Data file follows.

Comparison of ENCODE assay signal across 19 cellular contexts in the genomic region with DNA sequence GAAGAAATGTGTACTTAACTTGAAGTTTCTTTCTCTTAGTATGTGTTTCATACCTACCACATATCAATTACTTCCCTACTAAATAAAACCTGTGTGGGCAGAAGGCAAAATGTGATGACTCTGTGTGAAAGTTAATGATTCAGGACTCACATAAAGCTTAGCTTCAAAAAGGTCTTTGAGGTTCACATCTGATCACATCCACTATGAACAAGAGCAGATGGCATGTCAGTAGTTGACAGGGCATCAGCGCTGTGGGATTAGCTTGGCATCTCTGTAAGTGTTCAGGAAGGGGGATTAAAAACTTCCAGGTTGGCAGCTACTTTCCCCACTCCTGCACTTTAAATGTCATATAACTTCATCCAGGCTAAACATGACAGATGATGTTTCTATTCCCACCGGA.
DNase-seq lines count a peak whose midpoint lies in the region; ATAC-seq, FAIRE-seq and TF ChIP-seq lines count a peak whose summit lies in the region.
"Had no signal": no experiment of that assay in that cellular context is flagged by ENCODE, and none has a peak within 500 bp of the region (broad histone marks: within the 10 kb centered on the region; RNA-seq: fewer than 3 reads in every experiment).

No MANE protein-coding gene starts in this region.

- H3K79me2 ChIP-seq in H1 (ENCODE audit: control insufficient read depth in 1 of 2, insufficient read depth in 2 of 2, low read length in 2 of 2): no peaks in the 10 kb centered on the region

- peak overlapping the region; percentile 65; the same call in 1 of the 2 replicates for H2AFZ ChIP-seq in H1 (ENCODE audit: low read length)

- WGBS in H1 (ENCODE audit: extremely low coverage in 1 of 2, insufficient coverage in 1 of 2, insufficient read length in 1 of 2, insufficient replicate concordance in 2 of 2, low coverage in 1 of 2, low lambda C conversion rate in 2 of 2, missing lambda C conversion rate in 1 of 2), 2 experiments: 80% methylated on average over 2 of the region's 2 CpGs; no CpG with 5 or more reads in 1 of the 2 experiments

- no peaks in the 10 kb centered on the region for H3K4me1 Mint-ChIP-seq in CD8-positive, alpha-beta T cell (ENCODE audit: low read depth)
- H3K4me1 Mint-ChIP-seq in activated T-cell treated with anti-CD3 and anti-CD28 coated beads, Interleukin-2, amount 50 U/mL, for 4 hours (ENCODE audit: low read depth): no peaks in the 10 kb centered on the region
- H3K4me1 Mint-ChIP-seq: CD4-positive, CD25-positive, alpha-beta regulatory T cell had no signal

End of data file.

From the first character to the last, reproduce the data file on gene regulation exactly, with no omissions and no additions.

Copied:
Comparison of ENCODE assay signal across 19 cellular contexts in the genomic region with DNA sequence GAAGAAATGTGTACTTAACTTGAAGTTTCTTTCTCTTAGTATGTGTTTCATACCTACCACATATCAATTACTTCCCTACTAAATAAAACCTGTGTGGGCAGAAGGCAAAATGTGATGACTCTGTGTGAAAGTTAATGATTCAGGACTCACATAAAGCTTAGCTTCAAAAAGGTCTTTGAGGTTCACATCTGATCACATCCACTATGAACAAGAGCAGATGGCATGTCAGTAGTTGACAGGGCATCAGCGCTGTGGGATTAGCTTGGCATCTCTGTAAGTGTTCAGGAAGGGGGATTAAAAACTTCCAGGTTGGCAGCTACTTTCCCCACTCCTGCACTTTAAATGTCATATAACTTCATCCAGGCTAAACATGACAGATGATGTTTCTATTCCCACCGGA.
DNase-seq lines count a peak whose midpoint lies in the region; ATAC-seq, FAIRE-seq and TF ChIP-seq lines count a peak whose summit lies in the region.
"Had no signal": no experiment of that assay in that cellular context is flagged by ENCODE, and none has a peak within 500 bp of the region (broad histone marks: within the 10 kb centered on the region; RNA-seq: fewer than 3 reads in every experiment).

No MANE protein-coding gene starts in this region.

- H3K79me2 ChIP-seq in H1 (ENCODE audit: control insufficient read depth in 1 of 2, insufficient read depth in 2 of 2, low read length in 2 of 2): no peaks in the 10 kb centered on the region

- peak overlapping the region; percentile 65; the same call in 1 of the 2 replicates for H2AFZ ChIP-seq in H1 (ENCODE audit: low read length)

- WGBS in H1 (ENCODE audit: extremely low coverage in 1 of 2, insufficient coverage in 1 of 2, insufficient read length in 1 of 2, insufficient replicate concordance in 2 of 2, low coverage in 1 of 2, low lambda C conversion rate in 2 of 2, missing lambda C conversion rate in 1 of 2), 2 experiments: 80% methylated on average over 2 of the region's 2 CpGs; no CpG with 5 or more reads in 1 of the 2 experiments

- no peaks in the 10 kb centered on the region for H3K4me1 Mint-ChIP-seq in CD8-positive, alpha-beta T cell (ENCODE audit: low read depth)
- H3K4me1 Mint-ChIP-seq in activated T-cell treated with anti-CD3 and anti-CD28 coated beads, Interleukin-2, amount 50 U/mL, for 4 hours (ENCODE audit: low read depth): no peaks in the 10 kb centered on the region
- H3K4me1 Mint-ChIP-seq: CD4-positive, CD25-positive, alpha-beta regulatory T cell had no signal